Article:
Edgar Allan Poe: Tales of the Grotesque and Arabesque (3781 words)


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Although dated to 1840, Poe’s famous short story collection Tales of the Grotesque and Arabesque was first published in November of 1839, and in two volumes. The volumes are dedicated to Colonel William Drayton of Philadelphia who was Poe’s commanding officer at Fort Moultrie. Poe scholar T.O. Mabbott believes that Drayton possibly “had helped Poe financially” with the tale collection (Poe 2:471). The collection is preceded by Poe’s well-known “Preface” in which he urges, in an attempt to counter his critics, that “…terror is not of Germany, but of the soul…” (Poe 2:473). Poe presents that while “…secondary names of German …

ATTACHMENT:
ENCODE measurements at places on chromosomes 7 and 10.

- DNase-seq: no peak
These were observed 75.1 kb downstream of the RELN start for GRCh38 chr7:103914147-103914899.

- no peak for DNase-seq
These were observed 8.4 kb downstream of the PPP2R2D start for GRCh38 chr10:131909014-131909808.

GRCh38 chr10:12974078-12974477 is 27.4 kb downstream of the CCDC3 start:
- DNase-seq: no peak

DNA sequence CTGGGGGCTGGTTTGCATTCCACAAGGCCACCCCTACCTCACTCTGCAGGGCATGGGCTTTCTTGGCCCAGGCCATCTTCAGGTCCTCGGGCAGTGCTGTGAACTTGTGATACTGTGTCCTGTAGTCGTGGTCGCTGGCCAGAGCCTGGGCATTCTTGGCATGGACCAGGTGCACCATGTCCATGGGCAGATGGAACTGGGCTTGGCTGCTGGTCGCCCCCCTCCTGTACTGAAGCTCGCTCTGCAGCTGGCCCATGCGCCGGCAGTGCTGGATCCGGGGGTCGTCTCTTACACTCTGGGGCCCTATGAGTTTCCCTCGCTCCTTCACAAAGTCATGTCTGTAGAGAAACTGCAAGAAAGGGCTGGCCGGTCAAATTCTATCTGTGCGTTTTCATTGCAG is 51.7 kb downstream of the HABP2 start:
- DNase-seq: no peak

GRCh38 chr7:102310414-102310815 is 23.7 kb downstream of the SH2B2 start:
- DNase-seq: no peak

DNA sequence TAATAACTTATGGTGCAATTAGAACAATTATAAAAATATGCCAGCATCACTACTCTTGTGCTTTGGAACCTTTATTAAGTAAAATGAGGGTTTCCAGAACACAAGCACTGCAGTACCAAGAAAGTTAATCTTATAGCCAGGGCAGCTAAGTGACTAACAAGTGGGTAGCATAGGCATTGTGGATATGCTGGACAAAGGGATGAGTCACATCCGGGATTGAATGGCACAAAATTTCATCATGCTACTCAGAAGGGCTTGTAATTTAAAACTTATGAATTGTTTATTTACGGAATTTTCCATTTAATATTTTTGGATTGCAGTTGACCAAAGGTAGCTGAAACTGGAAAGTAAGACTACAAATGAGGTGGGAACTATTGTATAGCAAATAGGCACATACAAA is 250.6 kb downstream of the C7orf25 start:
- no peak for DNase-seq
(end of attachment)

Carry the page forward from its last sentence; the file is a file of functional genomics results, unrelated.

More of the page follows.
Citation: Sucur, Slobodan. "Tales of the Grotesque and Arabesque". The Literary Encyclopedia. First published 27 June 2019 [https://www.litencyc.com/php/sworks.php?rec=true&UID=1723, accessed 23 June 2021.]

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